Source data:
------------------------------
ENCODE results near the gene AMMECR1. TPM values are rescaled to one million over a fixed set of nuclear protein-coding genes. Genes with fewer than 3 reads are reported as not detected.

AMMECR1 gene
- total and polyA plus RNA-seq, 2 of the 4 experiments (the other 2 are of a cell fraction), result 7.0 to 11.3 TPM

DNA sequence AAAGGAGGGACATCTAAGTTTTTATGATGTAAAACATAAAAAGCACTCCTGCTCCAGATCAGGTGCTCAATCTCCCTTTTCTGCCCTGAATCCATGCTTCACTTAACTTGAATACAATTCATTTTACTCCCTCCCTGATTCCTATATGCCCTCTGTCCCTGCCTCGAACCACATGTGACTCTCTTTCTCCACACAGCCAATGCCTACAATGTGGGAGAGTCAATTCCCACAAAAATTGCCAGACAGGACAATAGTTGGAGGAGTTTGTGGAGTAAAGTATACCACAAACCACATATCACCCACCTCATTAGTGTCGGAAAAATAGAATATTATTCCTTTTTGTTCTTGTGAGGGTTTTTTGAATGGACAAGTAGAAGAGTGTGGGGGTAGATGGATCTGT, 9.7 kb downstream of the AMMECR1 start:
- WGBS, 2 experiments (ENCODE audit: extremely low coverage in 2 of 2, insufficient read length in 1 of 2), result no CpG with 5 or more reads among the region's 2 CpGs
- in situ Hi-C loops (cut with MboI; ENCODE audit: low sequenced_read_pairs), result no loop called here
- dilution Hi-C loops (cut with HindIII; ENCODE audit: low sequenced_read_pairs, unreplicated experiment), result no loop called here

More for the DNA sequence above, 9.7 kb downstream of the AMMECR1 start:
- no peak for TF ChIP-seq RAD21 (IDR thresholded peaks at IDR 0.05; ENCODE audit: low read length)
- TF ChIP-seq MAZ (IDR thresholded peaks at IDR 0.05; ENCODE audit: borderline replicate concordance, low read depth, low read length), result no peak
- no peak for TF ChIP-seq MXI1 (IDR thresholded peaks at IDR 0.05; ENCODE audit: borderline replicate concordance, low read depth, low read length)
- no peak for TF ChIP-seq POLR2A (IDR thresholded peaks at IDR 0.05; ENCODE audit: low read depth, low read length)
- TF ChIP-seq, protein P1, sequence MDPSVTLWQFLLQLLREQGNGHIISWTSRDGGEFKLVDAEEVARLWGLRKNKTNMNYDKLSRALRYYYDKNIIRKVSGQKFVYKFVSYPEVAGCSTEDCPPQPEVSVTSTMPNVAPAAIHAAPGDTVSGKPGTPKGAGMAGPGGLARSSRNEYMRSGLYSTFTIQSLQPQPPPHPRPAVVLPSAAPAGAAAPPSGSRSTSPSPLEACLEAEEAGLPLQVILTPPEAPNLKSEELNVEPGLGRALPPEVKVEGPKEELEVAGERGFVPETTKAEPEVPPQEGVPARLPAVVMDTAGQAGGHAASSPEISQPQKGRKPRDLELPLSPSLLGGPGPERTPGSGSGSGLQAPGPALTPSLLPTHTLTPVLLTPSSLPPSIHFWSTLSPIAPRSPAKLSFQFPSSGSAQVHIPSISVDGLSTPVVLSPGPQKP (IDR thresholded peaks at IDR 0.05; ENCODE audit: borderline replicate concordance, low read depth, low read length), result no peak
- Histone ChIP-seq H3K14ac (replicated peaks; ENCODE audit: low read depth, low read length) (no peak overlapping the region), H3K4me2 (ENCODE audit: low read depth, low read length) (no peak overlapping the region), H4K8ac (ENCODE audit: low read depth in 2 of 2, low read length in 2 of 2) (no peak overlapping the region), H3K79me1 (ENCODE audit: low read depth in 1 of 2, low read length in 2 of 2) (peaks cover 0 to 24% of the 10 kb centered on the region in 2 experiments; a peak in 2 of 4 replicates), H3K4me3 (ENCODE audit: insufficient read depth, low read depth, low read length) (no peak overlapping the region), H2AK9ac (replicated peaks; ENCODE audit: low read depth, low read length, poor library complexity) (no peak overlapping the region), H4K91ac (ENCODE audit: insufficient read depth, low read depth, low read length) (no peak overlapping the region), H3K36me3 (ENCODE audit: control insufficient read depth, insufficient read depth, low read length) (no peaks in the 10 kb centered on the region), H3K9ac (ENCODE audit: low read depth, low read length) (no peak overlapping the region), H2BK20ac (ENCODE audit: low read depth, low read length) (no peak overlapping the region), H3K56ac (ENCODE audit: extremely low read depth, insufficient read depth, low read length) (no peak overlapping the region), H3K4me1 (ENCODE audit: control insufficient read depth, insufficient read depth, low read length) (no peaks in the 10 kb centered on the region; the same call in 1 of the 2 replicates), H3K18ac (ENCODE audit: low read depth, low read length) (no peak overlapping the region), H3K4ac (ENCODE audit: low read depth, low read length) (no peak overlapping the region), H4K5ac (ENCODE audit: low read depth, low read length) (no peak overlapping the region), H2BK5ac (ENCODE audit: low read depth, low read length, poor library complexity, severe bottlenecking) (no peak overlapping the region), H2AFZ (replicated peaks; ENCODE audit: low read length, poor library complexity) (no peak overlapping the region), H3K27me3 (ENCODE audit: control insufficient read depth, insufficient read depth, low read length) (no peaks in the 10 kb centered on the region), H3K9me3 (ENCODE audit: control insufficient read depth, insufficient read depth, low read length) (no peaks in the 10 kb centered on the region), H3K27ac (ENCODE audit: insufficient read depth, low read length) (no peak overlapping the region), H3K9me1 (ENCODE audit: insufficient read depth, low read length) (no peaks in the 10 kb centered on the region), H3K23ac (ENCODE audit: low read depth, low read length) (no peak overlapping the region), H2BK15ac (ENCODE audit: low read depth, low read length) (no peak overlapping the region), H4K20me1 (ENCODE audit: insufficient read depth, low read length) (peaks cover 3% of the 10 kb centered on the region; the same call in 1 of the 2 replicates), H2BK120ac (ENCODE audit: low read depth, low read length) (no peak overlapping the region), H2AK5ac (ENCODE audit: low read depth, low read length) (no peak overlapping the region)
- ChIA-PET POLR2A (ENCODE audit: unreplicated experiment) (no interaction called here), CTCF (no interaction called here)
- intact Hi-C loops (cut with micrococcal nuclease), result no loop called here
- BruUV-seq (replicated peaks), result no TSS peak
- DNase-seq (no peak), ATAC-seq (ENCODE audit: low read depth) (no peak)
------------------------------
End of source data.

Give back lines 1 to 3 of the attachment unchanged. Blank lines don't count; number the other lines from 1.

ENCODE results near the gene AMMECR1. TPM values are rescaled to one million over a fixed set of nuclear protein-coding genes. Genes with fewer than 3 reads are reported as not detected.

AMMECR1 gene
- total and polyA plus RNA-seq, 2 of the 4 experiments (the other 2 are of a cell fraction), result 7.0 to 11.3 TPM